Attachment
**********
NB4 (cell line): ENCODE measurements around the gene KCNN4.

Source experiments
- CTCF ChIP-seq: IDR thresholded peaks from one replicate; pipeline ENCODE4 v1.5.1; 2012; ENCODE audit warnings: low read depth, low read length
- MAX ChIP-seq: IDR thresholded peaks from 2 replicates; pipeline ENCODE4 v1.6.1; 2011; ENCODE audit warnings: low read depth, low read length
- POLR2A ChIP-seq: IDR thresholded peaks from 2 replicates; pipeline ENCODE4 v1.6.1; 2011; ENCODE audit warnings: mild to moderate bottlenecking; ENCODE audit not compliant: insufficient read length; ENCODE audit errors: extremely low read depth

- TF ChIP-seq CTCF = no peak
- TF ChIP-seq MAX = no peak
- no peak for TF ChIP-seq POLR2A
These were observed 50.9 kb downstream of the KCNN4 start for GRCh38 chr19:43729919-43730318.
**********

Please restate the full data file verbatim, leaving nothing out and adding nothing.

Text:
NB4 (cell line): ENCODE measurements around the gene KCNN4.

Source experiments
- CTCF ChIP-seq: IDR thresholded peaks from one replicate; pipeline ENCODE4 v1.5.1; 2012; ENCODE audit warnings: low read depth, low read length
- MAX ChIP-seq: IDR thresholded peaks from 2 replicates; pipeline ENCODE4 v1.6.1; 2011; ENCODE audit warnings: low read depth, low read length
- POLR2A ChIP-seq: IDR thresholded peaks from 2 replicates; pipeline ENCODE4 v1.6.1; 2011; ENCODE audit warnings: mild to moderate bottlenecking; ENCODE audit not compliant: insufficient read length; ENCODE audit errors: extremely low read depth

- TF ChIP-seq CTCF = no peak
- TF ChIP-seq MAX = no peak
- no peak for TF ChIP-seq POLR2A
These were observed 50.9 kb downstream of the KCNN4 start for GRCh38 chr19:43729919-43730318.